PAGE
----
18 Kiecolt-Glaser, J., Glaser, R., Gravenstein, S., Malarkey, W.B. & Sheridan, J.,(1996). Chronic stress alters the immune response to influenza virus vaccine in older adults. Proceedings of the National Academy of Sciences of the United States of America, 93: 3043-3047.
19 Glaser, R. & Kiecolt-Glaser, J.K. (1997). Chronic stress modulates the virus-specific immune response to latent herpes simplex virus Type 1. Annals of Behavioral Medicine, 19: 78-82.
20 Vitaliano, P., Zhang, J. & Scanlan, J. (2003). Is caregiving hazardous to one’s physical health? A meta-analysis. Psychological Bulletin, 129(6): 946-972.
21 Kiecolt-Glaser, J.K., Marucha, P.T., Malarkey, W.B., Mercado, A.M. & Glaser, R. (1996) Slowing of wound healing by psychological stress. Lancet, 346(8984): 1194-1196.
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23 Lee, S.L., Colditz, G.A., Berkman, L.F., & Kawachi, I. (2003). Caregiving and risk of coronary heart disease in U.S. women: A prospective study. American Journal of Preventive Medicine, 24(2), 113–119.
25 The Commonwealth Fund. (1999). Informal Caregiving (Fact Sheet). New York.
26 Zarit, S. (2006). Assessment of Family Caregivers: A Research Perspective. In Family Caregiver Alliance (Eds.), Caregiver Assessment: Voices and Views from the Field. Report from a National Consensus Development Conference (Vol. II) (pp. 12 – 37). San Francisco: Family Caregiver Alliance.
27 Grunfeld, E. (2004). Family caregiver burden: Results from a longitudinal study of breast cancer patients and their principal caregivers. Canadian Medical Association Journal. 170(12): 1795-1801.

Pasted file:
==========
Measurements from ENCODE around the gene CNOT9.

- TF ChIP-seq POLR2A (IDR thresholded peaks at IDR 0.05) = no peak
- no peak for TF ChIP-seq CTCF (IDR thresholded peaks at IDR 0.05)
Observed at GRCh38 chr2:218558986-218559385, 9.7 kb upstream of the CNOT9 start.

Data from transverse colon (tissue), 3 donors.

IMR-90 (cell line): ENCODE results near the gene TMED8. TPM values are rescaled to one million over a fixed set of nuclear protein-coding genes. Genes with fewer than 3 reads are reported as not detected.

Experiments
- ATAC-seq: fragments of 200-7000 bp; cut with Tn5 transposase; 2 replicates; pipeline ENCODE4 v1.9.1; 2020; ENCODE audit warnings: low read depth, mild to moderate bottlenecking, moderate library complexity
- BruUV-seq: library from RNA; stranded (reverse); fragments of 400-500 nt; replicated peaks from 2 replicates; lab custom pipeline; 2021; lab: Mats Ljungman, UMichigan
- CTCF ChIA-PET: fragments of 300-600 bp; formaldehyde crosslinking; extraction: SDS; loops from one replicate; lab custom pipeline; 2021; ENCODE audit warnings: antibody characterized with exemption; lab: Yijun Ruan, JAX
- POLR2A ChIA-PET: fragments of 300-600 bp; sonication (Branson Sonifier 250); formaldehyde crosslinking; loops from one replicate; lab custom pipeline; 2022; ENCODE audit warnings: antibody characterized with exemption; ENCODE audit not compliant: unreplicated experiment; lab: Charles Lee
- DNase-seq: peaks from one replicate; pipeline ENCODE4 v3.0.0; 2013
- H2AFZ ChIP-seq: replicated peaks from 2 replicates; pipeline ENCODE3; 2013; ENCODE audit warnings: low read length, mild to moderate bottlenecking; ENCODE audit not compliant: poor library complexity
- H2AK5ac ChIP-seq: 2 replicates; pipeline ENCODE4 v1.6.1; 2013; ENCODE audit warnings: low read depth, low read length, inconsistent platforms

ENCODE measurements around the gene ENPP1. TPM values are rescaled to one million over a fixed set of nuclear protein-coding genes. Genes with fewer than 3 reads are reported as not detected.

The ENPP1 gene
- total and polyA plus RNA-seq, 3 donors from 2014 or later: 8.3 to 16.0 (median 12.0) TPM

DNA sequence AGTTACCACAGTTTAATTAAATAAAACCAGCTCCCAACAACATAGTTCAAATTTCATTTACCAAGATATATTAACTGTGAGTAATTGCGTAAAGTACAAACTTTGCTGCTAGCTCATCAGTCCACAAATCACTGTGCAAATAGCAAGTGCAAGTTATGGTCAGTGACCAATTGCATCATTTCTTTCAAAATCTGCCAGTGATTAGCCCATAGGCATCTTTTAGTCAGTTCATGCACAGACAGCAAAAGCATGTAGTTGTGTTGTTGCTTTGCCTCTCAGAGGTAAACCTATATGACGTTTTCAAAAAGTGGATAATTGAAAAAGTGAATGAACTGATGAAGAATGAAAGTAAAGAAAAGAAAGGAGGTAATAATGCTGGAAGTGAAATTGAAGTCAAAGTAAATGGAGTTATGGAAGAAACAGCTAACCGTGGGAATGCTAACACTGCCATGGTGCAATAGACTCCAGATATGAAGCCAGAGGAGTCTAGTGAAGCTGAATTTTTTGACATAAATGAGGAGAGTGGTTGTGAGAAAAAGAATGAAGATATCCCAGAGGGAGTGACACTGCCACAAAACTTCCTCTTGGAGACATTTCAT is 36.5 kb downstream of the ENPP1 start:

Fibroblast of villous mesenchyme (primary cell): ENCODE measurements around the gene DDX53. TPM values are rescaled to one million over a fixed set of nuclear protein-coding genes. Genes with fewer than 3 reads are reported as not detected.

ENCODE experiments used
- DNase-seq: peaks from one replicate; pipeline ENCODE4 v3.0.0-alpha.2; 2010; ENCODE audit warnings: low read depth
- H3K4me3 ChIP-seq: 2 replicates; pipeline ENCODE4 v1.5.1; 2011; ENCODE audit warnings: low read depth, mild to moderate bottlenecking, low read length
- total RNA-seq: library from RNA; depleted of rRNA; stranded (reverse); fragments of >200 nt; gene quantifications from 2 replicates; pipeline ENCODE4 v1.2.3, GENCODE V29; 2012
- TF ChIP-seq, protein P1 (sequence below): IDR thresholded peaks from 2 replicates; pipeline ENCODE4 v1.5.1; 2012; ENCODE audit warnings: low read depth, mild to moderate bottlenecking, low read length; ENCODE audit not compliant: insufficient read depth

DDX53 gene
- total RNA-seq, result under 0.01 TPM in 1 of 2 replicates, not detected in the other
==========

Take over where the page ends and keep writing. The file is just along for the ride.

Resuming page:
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29 Alzheimer’s Association & National Alliance for Caregiving. (2004). Families Care: Alzheimer’s Caregiving in the United States. Chicago, IL: Alzheimer’s Association and Bethesda, MD: National Alliance for Caregiving.
30 Schulz, R., Belle, S., Czaja, S., McGinnis, K., Stevens, A. & Zhang, S. (2004). Long-term care placement of dementia patients and caregiver health and well-being. JAMA. 292 (8): 961-967.
31 Spector, J. & Tampi, R. (2005). Caregiver depression. Annals of Long-Term Care: Clinical Care and Aging. 13(4): 34-40.
32 Care.com and National ,Family Caregivers Association: State of Care Index. 2009
33 MetLife Caregiving Cost Study: Productivity Losses to U.S. MetLife Mature Market Institute and National Alliance for Caregiving Business. July 2006
34 MetLife Study of Working Caregivers and Employer Health Costs; National Alliance for Caregiving and MetLife Mature Market Institute. February 2010.
35 “Caregiving: Recognizing Burnout,” Cleveland Clinic. December 31, 2012.
36 Spillman, Brenda, and Long, Sharon, “Does High Caregiver Stress Lead to Nursing Home Entry?” Urban Institute. January 26, 2007.
37 “Home Health vs Home Care,” A Place for Mom.